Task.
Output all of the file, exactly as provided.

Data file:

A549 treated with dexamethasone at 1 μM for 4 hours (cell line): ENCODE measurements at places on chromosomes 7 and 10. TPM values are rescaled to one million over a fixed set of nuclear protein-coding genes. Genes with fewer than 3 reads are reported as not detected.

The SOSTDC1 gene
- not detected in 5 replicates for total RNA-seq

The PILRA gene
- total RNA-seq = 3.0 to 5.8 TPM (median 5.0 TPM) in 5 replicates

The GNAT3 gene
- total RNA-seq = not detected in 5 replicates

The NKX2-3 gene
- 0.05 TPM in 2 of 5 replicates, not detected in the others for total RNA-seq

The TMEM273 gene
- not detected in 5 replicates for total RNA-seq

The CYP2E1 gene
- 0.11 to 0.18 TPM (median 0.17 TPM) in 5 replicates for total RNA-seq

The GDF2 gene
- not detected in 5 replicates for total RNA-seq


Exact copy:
A549 treated with dexamethasone at 1 μM for 4 hours (cell line): ENCODE measurements at places on chromosomes 7 and 10. TPM values are rescaled to one million over a fixed set of nuclear protein-coding genes. Genes with fewer than 3 reads are reported as not detected.

The SOSTDC1 gene
- not detected in 5 replicates for total RNA-seq

The PILRA gene
- total RNA-seq = 3.0 to 5.8 TPM (median 5.0 TPM) in 5 replicates

The GNAT3 gene
- total RNA-seq = not detected in 5 replicates

The NKX2-3 gene
- 0.05 TPM in 2 of 5 replicates, not detected in the others for total RNA-seq

The TMEM273 gene
- not detected in 5 replicates for total RNA-seq

The CYP2E1 gene
- 0.11 to 0.18 TPM (median 0.17 TPM) in 5 replicates for total RNA-seq

The GDF2 gene
- not detected in 5 replicates for total RNA-seq